I recall finding our first prospect at B@bies R Us, and boy did they have an ugly selection. P walked up to the crib and started shaking it like a maniac. It did not meet P's standards and I was surprised. I reminded him that we would be parenting a 12-24 month daughter, who would be smaller than children her size. Come on, it's not like we were going to have a moose or a kangaroo. P reminded me that he indulged my utter dislike for white cribs, dark finish cribs, drop side cribs, straight edge cribs, and whatever else I disliked. P's standards? A crib that our child could not shake like a monkey in heat. That is the first time that P shared with me the origin of his crib standards.

P was three when his sister was born. P had never shared with me how annoying it was when his sister would rattle her crib. He recalled losing a lot of sleep that way and was not about to risk it with his daughter. The funniest part was his description of Court jumping around and shaking her crib like a monkey in heat. Right there at BRU in the middle of all those cribs and expectant parents. He cracked me up so bad that it took me a while to be able to stop laughing at the mental image (Sorry Court). Had someone told me that his sister would be a main factor on the purchase of SS's crib, I would not have believed it. But P shook every prospect I considered, and it was only when he was satisfied that we could bring SS's crib home. We saw (and he shook) many cribs in many different stores. It should not have been that difficult, but that is how childhood memories mess with our minds.

Once we purchased the crib, P asked me what other furniture I wanted. Surprisingly, I was only interested in a dresser and a glider. P wanted the armoire that matched the crib. It took me a really long time to talk him out of it and the ridiculous expense. Eventually it came down to space and the fact that the closet in SS's room would adequately accommodate her clothing. P inquired about a changing table and I declined. I always thought that our referral would be for at least a one year old girl, if not older. Maybe I was in some serious denial regarding a younger child, because I knew I would have been on my own. I love P, but the man has no use for infants or what he likes to call them (when he is in a generous mood), "those useless creatures." Probably to protect myself I made up my mind that our daughter would not have use for a changing table.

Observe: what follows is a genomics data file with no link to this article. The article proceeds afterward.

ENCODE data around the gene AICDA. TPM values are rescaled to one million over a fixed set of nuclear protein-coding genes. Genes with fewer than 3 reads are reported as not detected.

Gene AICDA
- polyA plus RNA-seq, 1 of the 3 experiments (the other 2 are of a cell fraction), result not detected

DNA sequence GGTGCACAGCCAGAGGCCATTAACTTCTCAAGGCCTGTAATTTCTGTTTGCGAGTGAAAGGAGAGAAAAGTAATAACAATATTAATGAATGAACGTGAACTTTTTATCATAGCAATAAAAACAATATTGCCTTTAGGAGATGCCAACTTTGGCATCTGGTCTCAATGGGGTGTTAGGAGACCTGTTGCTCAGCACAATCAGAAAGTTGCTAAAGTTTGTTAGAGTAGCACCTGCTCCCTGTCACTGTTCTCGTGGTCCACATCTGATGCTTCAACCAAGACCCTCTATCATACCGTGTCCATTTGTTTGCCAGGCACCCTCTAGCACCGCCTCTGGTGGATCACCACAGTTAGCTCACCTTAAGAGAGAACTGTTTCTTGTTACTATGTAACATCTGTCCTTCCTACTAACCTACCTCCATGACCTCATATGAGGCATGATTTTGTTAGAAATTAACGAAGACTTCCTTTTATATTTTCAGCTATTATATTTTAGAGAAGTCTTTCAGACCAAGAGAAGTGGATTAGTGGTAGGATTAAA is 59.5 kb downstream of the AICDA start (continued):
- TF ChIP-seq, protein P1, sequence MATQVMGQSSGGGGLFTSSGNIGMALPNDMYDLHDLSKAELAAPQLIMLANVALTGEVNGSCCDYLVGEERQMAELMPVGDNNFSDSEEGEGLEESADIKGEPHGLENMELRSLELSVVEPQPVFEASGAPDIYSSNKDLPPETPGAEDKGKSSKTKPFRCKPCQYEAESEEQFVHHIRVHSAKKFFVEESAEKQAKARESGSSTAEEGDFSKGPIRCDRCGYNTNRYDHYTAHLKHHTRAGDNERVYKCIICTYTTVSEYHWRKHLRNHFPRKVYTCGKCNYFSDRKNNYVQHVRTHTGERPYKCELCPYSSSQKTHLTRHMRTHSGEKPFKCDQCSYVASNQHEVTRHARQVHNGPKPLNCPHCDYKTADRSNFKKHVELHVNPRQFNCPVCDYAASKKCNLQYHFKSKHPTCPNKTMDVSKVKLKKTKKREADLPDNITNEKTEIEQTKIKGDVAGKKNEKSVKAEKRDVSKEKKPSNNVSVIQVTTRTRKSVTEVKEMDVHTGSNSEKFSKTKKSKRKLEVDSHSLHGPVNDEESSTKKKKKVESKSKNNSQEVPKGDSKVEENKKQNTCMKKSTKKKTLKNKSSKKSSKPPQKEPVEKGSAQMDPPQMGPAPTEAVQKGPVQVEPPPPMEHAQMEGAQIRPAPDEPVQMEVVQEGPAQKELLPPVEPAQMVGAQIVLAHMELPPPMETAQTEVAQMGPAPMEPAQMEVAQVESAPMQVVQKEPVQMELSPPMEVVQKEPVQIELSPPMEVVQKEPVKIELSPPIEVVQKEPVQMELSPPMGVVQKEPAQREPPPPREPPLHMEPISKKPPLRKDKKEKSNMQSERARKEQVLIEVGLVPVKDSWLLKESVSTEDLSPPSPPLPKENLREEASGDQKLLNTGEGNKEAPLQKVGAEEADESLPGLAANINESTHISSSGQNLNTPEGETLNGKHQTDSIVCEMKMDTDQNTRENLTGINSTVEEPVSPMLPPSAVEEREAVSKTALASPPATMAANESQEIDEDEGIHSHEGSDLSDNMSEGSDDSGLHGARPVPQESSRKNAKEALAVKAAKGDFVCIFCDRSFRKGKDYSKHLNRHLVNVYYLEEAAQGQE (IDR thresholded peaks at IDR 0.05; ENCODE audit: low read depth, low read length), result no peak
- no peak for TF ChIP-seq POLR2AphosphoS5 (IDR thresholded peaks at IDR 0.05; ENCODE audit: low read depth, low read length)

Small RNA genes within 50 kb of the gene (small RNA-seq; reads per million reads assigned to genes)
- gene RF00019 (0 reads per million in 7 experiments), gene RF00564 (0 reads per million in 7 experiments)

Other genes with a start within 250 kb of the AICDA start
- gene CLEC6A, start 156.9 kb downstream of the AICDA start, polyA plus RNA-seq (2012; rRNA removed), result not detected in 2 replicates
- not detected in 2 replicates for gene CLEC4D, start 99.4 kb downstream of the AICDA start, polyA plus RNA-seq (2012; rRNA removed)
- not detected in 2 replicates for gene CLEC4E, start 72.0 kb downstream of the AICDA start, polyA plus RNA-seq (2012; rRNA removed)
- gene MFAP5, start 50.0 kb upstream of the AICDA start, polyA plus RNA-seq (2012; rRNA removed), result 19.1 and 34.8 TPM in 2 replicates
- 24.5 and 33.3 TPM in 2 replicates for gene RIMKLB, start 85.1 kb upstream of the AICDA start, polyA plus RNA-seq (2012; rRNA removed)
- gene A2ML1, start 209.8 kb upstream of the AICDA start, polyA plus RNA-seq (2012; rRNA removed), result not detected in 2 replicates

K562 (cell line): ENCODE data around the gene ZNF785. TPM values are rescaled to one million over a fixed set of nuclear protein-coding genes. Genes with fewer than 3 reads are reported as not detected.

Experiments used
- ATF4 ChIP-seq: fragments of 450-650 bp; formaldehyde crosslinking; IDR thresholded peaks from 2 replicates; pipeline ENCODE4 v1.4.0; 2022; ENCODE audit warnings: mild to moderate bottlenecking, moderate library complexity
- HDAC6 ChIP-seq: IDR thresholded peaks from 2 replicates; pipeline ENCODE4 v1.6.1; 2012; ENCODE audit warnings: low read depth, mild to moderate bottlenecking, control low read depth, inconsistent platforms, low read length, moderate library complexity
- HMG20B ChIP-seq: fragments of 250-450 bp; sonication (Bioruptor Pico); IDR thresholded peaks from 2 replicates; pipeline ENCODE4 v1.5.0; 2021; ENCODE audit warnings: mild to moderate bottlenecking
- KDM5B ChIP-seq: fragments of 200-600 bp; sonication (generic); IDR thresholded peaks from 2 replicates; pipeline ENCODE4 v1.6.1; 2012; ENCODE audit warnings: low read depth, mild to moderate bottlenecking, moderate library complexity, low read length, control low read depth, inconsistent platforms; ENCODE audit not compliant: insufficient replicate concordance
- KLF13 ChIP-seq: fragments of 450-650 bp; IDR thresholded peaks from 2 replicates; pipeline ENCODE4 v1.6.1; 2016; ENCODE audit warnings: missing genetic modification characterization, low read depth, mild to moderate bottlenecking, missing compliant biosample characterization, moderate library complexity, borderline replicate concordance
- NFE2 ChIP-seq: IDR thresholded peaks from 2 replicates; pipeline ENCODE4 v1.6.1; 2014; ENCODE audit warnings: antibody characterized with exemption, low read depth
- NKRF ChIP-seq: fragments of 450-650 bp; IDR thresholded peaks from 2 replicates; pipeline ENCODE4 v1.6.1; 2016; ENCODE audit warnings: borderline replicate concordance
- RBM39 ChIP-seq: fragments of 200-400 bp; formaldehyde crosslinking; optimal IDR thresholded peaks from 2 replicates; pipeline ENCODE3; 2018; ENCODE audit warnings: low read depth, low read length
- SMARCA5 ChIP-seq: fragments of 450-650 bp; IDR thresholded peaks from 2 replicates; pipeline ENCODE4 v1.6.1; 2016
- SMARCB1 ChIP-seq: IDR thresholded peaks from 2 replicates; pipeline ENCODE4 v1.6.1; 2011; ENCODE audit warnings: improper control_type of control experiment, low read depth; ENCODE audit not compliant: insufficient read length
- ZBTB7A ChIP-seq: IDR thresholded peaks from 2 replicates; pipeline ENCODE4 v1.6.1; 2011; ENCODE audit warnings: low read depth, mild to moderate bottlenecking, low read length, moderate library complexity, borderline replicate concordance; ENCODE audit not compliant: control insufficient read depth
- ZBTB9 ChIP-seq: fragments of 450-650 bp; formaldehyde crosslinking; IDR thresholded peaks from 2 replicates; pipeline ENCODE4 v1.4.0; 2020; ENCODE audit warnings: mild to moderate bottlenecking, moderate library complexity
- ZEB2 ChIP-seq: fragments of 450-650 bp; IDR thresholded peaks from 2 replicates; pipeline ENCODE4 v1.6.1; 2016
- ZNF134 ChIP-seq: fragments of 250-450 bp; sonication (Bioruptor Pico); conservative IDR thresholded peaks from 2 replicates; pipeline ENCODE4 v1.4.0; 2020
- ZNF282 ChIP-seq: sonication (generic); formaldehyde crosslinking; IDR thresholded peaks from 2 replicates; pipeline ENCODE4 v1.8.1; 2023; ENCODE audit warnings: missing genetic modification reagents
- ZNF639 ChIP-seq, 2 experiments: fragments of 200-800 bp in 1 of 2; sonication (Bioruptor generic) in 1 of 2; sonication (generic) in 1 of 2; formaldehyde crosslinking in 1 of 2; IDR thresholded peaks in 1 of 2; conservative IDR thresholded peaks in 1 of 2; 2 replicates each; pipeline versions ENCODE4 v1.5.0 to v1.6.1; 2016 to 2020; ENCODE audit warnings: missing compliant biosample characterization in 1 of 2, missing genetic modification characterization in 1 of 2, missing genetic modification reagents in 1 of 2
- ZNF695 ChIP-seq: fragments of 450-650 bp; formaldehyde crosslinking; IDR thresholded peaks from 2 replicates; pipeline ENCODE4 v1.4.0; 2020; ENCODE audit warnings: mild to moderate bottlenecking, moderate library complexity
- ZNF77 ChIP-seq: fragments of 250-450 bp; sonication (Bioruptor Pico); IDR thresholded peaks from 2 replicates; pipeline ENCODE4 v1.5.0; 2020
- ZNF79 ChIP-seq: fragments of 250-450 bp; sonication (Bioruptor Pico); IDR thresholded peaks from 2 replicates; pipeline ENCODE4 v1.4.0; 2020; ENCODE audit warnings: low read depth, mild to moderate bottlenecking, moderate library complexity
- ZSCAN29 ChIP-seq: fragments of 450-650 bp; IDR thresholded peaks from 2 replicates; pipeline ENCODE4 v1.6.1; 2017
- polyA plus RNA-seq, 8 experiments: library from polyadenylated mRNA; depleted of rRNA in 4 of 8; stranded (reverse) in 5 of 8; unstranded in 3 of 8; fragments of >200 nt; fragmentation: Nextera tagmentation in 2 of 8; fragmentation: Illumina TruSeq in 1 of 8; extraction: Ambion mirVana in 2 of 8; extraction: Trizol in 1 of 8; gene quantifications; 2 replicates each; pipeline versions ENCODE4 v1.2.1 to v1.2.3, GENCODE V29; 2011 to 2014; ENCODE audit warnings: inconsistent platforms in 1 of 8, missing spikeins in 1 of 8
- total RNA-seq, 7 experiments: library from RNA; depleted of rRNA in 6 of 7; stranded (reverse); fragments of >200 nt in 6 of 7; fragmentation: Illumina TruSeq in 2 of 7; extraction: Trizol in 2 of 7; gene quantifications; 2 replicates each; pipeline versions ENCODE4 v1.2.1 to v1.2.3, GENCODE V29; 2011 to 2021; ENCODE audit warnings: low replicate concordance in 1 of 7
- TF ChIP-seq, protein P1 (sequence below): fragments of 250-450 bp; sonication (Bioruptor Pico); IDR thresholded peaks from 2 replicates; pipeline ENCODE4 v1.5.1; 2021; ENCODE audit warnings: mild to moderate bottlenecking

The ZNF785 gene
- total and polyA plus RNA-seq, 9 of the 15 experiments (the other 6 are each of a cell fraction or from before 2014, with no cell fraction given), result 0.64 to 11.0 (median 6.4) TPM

Also, our bed is rather high and I thought most of SS's diaper and clothing changes would take place on our bed. I told P that a changing pad would suffice, and once SS was done with that, we could purchase the hutch for her dresser. Ah, got to love it when reality slaps you in the ar$e. I miscalculated big time and badly. We use that changing pad daily, and SS expects for her diaper changes (unless we are downstairs), and clothing changes to happen on that pad. Thankfully for her, she is small enough to still fit. I do not regret passing on the changing table. Once SS is done we will be throwing away the $25 pad and the $15 terry cloth pad cover. I would really hate to toss out $250 of perfectly good furniture.

The furniture is much lighter than it came out in the picture.

Blows our minds that SS still fits on her changing pad.

Mr. Bear was mine, JJ also had one in a lighter color, and I have no idea what happened to his. This bear is over twenty years old.